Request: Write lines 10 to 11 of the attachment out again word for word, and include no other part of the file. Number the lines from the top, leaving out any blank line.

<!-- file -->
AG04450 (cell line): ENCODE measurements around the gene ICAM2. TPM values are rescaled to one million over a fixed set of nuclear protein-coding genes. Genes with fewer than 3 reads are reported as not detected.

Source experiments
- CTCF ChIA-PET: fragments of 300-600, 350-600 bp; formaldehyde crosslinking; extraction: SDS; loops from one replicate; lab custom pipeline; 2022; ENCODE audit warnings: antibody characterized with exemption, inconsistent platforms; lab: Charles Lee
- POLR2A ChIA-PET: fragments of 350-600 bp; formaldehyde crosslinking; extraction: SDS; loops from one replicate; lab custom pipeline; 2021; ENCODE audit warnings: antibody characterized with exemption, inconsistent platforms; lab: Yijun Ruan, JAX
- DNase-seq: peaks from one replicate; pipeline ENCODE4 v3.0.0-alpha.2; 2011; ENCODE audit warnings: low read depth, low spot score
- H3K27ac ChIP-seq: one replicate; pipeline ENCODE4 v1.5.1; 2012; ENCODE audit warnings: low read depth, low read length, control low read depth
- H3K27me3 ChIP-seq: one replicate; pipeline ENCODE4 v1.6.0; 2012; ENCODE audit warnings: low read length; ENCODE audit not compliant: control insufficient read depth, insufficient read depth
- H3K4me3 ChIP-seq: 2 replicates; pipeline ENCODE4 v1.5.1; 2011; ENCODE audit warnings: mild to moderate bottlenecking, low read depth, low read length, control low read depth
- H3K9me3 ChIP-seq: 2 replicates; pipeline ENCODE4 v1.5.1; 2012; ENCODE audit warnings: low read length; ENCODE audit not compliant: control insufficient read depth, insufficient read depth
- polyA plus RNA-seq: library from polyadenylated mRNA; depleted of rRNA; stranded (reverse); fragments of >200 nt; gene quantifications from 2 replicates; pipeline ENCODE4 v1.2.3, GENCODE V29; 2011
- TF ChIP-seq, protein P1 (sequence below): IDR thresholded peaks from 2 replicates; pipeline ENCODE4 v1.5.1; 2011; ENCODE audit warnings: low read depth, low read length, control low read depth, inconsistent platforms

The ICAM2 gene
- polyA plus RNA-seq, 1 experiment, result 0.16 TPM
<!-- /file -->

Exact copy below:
- polyA plus RNA-seq: library from polyadenylated mRNA; depleted of rRNA; stranded (reverse); fragments of >200 nt; gene quantifications from 2 replicates; pipeline ENCODE4 v1.2.3, GENCODE V29; 2011
- TF ChIP-seq, protein P1 (sequence below): IDR thresholded peaks from 2 replicates; pipeline ENCODE4 v1.5.1; 2011; ENCODE audit warnings: low read depth, low read length, control low read depth, inconsistent platforms